Newspapers stand their ground against all odds
Karachi: At a seminar on Ã¬Newspapers in the age of televisionÃ® held at the Sir Shanawaz Bhutto Auditorium of the Sindh Madressatul Islam College (SMIC) on Monday, speakers expressed their views on the resilience of the print media in an era in which most people turn to information technology and television for their news.
SMIC Principal Dr Muhammad Ali Shaikh said that while the circulation of newspapers had declined by 10 to 20 percent all over the world, the global readership of papers accessed online had increased by 25 percent.
Commenting on newspapers published in the developed world, he mentioned that the Washington Post was forced to close two out of four bureau offices due to financial constraints. He added that despite the hardships that the print media had been facing in advanced nations, the value awarded to newspapers in developing countries was relatively higher.
The head of the Media Studies Department at the Institute of Business and Management, Professor Dr Shahida Qazi, expressed her opinion on the importance of the print media, saying that newspapers provided an enormous wealth of information along with in-depth analyses on a vast variety of pertinent subjects, including infotainment, education and other social issues.
She also believed that columnists writing for Urdu newspapers in Pakistan provided more information than those of English publications. On a personal note, Qazi said that reading the newspaper was an integral part of her daily routine, even more important than eating or drinking. She also extended her appreciation of the research papers presented on the occasion by students studying at the SMICÃs Mass Communication Department.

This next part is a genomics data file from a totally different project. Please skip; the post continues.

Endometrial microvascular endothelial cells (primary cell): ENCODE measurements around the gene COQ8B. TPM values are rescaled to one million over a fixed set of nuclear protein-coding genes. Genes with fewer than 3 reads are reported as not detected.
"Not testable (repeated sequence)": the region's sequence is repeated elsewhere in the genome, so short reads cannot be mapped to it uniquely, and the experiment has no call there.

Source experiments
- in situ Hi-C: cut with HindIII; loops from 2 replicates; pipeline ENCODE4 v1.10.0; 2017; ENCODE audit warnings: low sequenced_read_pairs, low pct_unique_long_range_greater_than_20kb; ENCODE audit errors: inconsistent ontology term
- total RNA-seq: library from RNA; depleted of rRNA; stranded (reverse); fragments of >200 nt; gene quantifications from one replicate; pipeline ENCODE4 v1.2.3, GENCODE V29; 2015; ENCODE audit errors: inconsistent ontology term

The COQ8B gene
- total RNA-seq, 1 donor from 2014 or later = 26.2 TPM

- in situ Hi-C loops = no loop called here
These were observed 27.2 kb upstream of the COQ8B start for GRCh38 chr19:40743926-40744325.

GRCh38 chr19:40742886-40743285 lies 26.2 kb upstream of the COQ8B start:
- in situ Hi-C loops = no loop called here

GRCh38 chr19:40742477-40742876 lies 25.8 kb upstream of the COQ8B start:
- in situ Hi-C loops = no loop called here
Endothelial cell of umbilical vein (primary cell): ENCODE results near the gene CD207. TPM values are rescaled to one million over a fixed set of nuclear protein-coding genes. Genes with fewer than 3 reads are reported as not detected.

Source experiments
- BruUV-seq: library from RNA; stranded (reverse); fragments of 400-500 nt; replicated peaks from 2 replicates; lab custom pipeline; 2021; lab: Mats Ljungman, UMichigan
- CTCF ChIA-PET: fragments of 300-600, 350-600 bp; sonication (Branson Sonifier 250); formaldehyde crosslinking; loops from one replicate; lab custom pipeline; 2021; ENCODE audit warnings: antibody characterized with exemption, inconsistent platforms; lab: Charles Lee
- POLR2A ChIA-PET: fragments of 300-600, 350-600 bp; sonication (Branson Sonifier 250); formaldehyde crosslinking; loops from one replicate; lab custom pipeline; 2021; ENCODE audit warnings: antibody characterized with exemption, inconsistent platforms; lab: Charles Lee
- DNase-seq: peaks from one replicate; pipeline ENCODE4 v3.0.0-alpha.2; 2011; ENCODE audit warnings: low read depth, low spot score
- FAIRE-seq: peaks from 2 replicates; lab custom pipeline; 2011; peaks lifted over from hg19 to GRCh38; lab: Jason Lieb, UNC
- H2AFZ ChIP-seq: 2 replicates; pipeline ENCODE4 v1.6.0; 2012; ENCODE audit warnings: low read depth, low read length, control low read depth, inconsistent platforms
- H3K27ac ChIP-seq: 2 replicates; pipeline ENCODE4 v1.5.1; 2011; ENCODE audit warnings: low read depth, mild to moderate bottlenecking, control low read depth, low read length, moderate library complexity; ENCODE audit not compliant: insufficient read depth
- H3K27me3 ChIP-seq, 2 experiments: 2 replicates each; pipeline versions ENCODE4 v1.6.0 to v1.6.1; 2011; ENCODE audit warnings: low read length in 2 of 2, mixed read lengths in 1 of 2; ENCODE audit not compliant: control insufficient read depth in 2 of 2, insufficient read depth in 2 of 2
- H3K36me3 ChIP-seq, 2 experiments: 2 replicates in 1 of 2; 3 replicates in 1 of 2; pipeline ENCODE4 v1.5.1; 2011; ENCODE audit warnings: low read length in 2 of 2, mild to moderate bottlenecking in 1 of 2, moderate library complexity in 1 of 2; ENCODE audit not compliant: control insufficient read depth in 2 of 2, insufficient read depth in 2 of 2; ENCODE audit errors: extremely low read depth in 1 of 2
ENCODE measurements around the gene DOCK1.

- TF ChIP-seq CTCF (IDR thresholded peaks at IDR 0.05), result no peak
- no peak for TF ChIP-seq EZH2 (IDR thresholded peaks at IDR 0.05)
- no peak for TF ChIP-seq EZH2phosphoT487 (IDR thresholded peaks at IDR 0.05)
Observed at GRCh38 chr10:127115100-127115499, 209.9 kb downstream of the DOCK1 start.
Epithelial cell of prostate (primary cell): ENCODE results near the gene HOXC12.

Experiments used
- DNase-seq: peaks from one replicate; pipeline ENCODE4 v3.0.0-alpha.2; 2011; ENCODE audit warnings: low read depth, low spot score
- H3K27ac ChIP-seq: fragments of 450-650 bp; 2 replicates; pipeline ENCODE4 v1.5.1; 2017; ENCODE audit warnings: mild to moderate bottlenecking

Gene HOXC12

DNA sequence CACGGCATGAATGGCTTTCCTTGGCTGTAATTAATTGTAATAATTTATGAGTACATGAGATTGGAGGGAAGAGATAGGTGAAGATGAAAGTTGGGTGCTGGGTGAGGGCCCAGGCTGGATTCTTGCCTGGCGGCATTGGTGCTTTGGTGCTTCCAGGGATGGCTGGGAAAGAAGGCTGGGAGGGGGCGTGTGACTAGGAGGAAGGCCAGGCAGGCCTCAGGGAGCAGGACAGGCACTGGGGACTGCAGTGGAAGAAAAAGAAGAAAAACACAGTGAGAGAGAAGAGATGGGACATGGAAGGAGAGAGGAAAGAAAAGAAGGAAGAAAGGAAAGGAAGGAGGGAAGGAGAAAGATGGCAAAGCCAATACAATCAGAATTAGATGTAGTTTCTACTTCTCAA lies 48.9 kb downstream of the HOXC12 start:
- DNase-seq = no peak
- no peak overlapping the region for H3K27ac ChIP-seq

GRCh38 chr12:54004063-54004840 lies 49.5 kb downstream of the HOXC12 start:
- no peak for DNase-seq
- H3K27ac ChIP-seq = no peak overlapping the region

Professor Inam Bari of Karachi University (KU) countered the common misconception that the traditional news medium of newspapers was increasingly becoming less popular around the world. He cited examples of newspapers published in India, Japan and other countries, saying that despite the fact that the Japanese were known to be very high-tech, around 50 million copies from various publications companies still made their way across homes and offices all over Japan on a daily basis.
He said that Malayalam was only one of 92 languages spoken in India, and yet the newspaper published in this language circulated around five million amongst its niche market. Prof Bari added that newspapers had even facilitated television through their revenues.
Noted businessmen Amin Hashwani said that the global media industry was expanding and society was currently facing an information revolution much like the agricultural revolution and industrial revolution of the past. He advised the SMIC students to stay clear of the ultra- rightist stance that the US media had adopted, adding that it was important for them to remain open-minded in their future endeavors in Pakistan’s media industry.
The world was experiencing a rapid increase in poverty in many parts of the world, and true change in those societies could only be brought about when the efforts were home-grown, said Hashwani. He reminded the SMIC students that they carried the immense responsibility of carving out the path that society was treading towards.